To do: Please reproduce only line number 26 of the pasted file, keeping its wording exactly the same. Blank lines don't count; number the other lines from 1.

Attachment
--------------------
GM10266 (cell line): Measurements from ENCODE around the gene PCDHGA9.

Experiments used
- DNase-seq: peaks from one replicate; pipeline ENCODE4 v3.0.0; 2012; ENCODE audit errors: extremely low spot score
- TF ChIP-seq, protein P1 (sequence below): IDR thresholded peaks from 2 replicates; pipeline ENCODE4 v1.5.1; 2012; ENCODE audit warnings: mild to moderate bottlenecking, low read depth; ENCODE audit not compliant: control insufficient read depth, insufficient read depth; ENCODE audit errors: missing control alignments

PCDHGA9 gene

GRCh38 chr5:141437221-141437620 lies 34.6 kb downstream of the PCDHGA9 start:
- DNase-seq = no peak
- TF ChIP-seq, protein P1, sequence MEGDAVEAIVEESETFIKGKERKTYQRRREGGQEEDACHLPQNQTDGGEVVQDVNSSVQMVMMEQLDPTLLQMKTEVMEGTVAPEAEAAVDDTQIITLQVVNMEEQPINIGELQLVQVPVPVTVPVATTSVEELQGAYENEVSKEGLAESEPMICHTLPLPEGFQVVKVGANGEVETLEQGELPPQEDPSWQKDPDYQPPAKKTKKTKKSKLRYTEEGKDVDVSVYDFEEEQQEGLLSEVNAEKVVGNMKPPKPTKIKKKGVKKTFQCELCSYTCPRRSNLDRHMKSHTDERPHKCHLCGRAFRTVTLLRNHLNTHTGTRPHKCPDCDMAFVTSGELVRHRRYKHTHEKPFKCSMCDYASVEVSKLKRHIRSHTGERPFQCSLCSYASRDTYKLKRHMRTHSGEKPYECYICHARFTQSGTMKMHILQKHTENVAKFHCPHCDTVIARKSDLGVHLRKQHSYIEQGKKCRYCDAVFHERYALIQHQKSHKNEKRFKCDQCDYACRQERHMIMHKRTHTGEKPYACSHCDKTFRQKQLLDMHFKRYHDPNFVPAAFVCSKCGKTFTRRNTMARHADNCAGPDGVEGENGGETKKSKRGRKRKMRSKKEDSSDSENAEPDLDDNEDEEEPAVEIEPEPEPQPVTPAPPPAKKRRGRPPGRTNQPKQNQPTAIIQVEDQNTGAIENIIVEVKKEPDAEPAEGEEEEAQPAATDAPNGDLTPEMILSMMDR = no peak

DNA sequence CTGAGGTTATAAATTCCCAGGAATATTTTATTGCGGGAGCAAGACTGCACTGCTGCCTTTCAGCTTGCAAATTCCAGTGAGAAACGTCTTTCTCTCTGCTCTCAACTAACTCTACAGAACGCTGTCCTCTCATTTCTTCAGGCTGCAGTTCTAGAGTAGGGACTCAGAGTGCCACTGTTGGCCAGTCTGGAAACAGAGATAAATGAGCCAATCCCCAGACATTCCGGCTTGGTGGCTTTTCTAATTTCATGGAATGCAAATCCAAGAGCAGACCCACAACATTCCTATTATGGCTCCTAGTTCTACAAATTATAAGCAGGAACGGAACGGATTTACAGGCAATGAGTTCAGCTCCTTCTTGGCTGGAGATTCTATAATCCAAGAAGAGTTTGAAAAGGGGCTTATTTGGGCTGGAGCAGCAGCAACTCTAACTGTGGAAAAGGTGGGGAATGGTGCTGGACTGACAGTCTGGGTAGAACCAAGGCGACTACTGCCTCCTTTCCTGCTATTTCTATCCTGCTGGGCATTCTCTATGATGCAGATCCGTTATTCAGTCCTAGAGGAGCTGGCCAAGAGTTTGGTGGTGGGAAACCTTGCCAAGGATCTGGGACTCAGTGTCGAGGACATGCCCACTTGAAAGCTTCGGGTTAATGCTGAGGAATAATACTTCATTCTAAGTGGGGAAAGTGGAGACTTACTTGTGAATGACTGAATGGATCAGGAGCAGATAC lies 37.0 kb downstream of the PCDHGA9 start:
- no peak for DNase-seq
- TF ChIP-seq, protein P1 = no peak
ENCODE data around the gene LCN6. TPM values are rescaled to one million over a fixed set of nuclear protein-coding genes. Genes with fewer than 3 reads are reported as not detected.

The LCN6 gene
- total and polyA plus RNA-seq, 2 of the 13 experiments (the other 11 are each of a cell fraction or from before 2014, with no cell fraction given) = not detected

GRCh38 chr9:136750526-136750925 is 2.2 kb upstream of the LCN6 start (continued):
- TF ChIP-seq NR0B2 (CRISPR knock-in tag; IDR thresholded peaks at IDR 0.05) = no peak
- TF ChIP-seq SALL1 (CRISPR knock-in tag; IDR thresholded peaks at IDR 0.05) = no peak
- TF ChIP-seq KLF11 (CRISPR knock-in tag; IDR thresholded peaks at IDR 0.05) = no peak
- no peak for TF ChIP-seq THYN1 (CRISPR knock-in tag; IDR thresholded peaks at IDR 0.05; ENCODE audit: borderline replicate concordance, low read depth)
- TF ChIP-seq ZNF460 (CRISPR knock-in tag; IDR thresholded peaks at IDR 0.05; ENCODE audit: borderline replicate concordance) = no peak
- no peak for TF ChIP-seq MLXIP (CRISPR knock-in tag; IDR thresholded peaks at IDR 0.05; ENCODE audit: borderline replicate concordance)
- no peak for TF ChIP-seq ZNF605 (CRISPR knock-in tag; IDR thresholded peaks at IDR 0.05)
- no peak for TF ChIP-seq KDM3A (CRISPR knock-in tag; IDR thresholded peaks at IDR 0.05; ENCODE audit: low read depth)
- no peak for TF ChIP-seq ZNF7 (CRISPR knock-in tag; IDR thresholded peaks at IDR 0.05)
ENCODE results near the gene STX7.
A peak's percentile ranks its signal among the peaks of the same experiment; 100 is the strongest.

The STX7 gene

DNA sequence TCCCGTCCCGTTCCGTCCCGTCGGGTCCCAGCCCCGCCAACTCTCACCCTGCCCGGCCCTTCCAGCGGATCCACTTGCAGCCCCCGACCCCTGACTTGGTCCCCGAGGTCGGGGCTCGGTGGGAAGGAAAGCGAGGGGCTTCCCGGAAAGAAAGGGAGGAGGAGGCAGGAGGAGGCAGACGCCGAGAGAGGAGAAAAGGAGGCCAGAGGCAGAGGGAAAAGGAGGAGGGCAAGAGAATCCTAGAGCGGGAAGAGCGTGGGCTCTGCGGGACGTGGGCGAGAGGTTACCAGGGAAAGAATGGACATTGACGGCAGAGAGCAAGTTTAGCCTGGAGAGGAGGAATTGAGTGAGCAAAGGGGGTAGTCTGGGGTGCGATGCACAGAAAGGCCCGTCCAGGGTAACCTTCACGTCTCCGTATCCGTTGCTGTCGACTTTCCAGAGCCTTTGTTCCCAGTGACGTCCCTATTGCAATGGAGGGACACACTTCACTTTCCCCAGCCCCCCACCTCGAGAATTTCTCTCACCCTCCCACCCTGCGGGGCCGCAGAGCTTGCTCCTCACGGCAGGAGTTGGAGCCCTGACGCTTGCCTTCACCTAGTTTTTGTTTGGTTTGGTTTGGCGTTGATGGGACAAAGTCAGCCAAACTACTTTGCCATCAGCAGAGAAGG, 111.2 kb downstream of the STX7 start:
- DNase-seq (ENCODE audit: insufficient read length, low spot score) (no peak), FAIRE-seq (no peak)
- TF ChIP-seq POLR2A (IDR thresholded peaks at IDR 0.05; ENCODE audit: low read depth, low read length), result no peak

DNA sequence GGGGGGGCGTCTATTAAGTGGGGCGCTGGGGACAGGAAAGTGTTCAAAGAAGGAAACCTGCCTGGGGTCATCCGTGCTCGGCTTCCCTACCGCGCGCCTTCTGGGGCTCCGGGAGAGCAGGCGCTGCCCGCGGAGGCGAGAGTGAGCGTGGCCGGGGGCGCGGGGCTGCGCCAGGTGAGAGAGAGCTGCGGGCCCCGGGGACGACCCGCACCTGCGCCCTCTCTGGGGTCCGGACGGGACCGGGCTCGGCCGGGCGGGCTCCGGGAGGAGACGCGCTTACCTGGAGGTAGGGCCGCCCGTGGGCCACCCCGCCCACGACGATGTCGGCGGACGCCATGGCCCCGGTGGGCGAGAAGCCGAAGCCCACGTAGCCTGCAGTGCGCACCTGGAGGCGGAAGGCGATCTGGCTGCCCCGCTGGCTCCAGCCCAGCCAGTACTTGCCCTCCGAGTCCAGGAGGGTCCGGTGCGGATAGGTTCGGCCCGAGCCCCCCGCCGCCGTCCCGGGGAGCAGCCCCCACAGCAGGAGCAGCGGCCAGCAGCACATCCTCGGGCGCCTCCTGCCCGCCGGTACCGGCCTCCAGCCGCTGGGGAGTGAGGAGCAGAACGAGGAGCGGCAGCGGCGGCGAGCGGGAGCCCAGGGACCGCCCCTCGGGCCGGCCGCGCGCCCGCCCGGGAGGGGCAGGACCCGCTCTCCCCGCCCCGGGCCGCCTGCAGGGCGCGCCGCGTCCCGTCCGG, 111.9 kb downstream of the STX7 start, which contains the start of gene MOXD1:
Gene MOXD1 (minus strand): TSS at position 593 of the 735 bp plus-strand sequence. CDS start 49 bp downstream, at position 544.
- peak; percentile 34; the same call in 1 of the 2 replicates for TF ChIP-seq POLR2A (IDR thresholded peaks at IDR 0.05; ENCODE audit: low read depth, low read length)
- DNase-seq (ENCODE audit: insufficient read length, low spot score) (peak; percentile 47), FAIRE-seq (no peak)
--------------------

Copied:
A peak's percentile ranks its signal among the peaks of the same experiment; 100 is the strongest.